Where’s the Incentive?


With so many different variables effecting this current economic climate, it has to be obvious by now that recovery will take time. We are facing unprecedented difficulty in so many areas, from the financial systems to the real estate markets, unemployment rates to consumer confidence, and the list goes on. It is very difficult today to say if the actions being taken by the Obama administration are right, wrong, effective or not. Time will tell and it is quite apparent the new President is making every move with cautious and steady, long-term focus.

One thing we do know is that the US stock market has not taken well to what President Obama and his administration have done in their first 45 days. However, you have to look at this from all angles, with both short and long term perspectives. If we find ourselves with a much more concrete and high quality market 5 years from now, but have to trudge through pain for now to get there, then that’s a good result. Again, anyway you look at the troubles we’re facing today, it is going to take time.

What we would really like to see right now, while President Obama and his administration sift through these problems, is an incentive that will battle our country’s battered consumer confidence and bring investors back into the market. The obvious answer as I see it is to eliminate the capital gains tax for an interim of 24 to 36 months, for investors that that buy in and do not sell during that period of time. This is one area where I feel Obama missed the boat. Instead of pulling the trigger on this incentive, it appears for now that the capital gains tax will be raised from 15% to 20%. The Obama budget team projects this could help decrease the deficit by more than $1 billion in 2010 and as much as $20 billion in 2020, and they may be right. However, while maintaining both long and short term perspectives why can’t we implement this tax hike three years from now and use a no capital gains tax incentive in the interim to boost investment volume?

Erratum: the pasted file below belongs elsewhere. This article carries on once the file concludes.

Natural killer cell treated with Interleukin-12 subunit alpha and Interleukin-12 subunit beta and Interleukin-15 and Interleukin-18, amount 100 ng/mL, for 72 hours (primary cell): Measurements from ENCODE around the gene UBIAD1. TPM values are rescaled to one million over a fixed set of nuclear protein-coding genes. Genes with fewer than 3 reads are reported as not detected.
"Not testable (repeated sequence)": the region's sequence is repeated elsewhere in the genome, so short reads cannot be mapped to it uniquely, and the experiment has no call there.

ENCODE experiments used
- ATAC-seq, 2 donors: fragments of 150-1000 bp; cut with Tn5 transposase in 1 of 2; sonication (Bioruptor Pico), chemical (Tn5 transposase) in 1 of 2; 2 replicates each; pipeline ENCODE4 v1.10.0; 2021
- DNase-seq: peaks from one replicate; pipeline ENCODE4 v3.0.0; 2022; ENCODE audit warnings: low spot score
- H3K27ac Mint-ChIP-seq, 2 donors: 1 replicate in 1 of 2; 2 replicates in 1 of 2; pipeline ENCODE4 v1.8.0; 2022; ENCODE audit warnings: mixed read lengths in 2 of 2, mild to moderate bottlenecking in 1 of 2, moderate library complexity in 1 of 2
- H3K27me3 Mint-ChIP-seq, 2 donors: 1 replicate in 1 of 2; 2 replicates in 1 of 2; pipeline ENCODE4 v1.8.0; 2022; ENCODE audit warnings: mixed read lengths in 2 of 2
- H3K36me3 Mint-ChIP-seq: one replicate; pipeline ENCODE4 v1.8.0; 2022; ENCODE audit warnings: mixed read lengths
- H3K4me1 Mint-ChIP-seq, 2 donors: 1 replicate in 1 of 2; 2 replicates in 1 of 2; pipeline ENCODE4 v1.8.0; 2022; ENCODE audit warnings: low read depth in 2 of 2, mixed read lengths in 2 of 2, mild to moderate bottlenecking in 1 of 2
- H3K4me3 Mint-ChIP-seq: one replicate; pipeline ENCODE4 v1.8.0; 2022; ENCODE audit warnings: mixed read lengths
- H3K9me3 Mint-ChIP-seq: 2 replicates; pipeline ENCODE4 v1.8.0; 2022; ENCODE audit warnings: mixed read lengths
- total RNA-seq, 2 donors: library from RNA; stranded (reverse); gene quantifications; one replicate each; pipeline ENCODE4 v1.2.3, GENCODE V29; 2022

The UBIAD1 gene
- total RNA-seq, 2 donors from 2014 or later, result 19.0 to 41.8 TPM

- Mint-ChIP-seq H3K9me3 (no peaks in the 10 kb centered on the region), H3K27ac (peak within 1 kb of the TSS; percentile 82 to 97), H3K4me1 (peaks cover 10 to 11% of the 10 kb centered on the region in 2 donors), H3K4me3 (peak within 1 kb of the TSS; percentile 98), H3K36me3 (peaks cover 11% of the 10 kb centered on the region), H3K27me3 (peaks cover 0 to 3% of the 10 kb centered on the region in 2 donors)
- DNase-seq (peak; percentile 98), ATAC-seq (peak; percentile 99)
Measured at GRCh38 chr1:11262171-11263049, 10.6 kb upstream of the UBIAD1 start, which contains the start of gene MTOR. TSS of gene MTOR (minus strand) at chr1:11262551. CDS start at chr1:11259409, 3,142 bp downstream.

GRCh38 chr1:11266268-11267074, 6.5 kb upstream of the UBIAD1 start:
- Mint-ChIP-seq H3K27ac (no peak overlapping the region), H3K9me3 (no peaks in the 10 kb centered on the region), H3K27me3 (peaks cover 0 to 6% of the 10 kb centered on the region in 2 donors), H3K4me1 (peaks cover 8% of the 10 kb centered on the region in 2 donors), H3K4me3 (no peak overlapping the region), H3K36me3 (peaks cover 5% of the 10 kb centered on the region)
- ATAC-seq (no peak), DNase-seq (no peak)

On a separate note, our clients understand the philosophy we have always operated under. We are in the market for the long haul and design risk-assessed models based on objectives, risk tolerance and time horizons. This has been a tough period for everyone. Even more conservative investors with lower exposure to the equities markets have taken a beating to some degree through these tough times. The one thing we must stress right now, as bad as it feels, is that this is not the time to sell. If you want to be in to market timing that’s your choice. You won’t be a good fit to work with our firm, but not everyone is, and you should have sold with the DOW at 14,000, not 6,600. Selling now would be the absolute wrong thing to do.

I maintain confidence in our country as the most resilient and innovative in the world, but these unprecedented times are testing those qualities more than ever. We need to keep focus on both the short and long term, and continue to work our way towards brighter days.

Sincerely yours,

Ron Sloy

Learn more about Ron Sloy.


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